Hillary Clinton narrowly won the Democratic caucuses in Iowa, outpacing a surprisingly strong challenge from Bernie Sanders to claim the first victory in the 2016 race for president.
The former secretary of state and first lady edged past the Vermont senator in a race the Iowa Democratic Party called the closest in its caucus history.
The party said Tuesday it would not do any recount of the close results, and a spokesperson for the Sanders campaign said it does not intend to challenge them.
For the Republicans, Ted Cruz, a fiery, conservative Texas senator loathed by his own party’s leaders, swept to victory over billionaire Donald Trump and Florida Senator Marco Rubio.
Next up for candidates from both parties is the tiny New England state of New Hampshire, which votes next Tuesday.
Cruz’s victory in Iowa was a blow to Trump, the real estate mogul who has roiled the Republican field for months with controversial statements about women and minorities.
But Trump still holds a commanding lead in New Hampshire and national polls.
New Hampshire has historically favored more moderate candidates than Iowa, and more than 40% of the state’s electorate are not registered in any political party.
Cruz on Tuesday suggested he was focused on New Hampshire but also on South Carolina, which votes 11 days later.
Trump came in second slightly ahead of Rubio, whose stronger-than-expected finish could help cement his status as the favorite of mainstream Republican voters who worry that Cruz and Trump are too caustic to win the November general election.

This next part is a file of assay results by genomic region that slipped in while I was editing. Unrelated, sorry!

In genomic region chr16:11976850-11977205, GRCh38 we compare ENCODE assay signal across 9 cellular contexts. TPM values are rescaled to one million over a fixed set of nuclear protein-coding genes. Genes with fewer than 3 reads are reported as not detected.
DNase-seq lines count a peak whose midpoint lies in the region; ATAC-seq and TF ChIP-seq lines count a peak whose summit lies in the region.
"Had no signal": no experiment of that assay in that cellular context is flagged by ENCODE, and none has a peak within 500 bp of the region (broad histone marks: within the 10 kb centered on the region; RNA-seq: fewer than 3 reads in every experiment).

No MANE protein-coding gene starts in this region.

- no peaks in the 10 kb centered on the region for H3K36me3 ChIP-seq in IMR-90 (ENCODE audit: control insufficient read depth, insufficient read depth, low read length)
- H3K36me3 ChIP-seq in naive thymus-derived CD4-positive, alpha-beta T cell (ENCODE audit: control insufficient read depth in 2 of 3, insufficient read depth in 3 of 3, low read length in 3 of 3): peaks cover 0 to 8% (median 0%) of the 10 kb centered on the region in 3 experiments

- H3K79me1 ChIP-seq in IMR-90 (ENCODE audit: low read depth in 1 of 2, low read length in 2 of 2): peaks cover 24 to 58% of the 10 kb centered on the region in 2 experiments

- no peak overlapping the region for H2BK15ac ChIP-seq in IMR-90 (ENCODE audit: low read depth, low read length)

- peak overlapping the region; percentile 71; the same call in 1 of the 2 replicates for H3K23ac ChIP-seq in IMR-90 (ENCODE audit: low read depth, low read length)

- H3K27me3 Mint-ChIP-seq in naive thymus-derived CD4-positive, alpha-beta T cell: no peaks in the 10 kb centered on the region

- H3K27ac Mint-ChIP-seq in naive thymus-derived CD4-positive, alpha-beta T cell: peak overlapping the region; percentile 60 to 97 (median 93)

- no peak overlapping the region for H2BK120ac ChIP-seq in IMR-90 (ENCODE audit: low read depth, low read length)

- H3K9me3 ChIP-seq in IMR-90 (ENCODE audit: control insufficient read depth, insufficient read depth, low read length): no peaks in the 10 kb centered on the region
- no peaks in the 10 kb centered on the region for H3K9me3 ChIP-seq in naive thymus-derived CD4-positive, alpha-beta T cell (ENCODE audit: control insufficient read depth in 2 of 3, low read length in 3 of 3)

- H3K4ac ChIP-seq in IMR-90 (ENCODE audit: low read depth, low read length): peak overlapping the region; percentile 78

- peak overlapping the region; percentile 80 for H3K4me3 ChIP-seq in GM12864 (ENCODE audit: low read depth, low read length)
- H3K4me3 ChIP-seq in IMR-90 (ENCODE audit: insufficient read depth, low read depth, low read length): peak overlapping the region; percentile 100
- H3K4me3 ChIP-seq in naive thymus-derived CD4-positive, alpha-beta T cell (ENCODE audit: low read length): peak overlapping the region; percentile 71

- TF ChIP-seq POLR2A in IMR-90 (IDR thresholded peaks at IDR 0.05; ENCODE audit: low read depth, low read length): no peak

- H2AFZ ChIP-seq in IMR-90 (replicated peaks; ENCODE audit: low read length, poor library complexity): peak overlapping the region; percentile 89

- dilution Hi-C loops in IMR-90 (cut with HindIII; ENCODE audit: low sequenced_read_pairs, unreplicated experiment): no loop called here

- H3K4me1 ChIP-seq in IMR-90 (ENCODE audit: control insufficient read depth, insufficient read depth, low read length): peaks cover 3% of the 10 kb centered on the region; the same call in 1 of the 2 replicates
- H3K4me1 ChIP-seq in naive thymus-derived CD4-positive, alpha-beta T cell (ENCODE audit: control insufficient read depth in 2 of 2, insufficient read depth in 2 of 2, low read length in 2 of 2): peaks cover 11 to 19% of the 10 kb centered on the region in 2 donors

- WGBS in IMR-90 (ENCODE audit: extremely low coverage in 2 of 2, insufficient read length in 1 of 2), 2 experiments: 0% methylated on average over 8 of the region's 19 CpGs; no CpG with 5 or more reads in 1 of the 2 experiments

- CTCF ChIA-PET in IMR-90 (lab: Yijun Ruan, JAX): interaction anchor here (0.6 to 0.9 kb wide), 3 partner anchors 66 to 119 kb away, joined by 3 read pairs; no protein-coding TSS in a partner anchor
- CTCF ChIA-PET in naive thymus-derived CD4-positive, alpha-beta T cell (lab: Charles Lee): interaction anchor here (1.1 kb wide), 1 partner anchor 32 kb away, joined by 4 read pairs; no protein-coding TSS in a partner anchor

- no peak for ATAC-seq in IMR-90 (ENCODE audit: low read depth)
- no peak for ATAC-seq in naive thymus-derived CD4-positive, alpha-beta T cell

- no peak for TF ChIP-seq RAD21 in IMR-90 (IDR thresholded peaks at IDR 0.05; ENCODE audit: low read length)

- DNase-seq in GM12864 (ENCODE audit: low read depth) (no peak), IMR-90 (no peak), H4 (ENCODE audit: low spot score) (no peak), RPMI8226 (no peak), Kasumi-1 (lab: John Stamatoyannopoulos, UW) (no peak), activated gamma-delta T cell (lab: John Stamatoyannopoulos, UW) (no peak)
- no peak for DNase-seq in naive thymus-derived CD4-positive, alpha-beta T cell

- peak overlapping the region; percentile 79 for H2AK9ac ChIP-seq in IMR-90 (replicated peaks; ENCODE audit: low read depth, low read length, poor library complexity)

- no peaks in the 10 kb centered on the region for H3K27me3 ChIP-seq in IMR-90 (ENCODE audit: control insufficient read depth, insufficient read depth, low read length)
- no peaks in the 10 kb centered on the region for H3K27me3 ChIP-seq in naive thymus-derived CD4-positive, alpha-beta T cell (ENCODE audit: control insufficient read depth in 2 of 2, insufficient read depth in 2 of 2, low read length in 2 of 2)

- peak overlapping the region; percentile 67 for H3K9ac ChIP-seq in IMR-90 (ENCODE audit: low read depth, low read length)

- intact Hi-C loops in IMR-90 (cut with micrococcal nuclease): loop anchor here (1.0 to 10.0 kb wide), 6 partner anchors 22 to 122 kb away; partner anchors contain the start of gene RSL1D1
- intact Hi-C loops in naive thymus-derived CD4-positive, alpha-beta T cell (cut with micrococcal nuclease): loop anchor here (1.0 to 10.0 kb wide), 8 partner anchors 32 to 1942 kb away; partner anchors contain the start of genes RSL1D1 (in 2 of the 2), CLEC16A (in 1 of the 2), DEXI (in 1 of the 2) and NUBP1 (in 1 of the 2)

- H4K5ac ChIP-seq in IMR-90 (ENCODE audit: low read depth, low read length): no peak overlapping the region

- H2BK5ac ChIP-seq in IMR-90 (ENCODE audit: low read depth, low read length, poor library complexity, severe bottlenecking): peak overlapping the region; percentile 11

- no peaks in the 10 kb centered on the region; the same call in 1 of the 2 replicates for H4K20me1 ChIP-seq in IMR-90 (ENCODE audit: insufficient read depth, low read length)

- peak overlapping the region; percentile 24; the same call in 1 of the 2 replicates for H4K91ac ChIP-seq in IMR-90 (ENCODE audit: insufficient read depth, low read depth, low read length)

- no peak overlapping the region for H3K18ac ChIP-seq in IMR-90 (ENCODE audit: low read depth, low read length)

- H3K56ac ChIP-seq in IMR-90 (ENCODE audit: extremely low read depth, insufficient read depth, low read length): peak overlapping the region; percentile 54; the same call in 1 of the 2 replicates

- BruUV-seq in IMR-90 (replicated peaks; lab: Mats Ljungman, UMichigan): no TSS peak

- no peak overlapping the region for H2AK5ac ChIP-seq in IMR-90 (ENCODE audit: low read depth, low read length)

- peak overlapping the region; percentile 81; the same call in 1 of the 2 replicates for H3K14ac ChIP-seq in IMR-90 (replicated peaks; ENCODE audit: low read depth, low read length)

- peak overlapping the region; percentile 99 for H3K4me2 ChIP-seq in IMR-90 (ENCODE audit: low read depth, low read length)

Trump vowed to keep up his fight, telling cheering supporters that “we will go on to easily beat Hillary or Bernie or whoever the hell they throw up.”
In the Democratic race, voters must choose between Clinton’s pledge to use her wealth of experience in government to bring about steady progress on party ideals and Sanders’ call for radical change in a system rigged against ordinary Americans. Young voters in Iowa overwhelmingly backed Sanders.
In New Hampshire, Clinton trails Sanders, who is from neighboring Vermont.
But Sanders still faces an uphill battle against Clinton, who has deep ties throughout the party’s establishment and a strong following among a more diverse electorate that plays a larger role in primary contests in February and March.
Clinton’s victory in Iowa means she will collect 23 delegates and Sanders will win 21. With her advantage in superdelegates - the party officials who can support the candidate of their choice - Clinton now has a total of 385 delegates. Sanders has 29.
It takes 2,382 delegates to win the Democratic nomination for president.
Some of the establishment Republican candidates have been focusing more on New Hampshire than Iowa, including former Florida governor Jeb Bush, Ohio governor John Kasich and New Jersey governor Chris Christie.
The caucuses marked the end of at least two candidates’ White House hopes. Former Maryland governor Martin O’Malley ended his longshot bid for the Democratic nomination, and former Arkansas governor Mike Huckabee dropped out of the Republican race.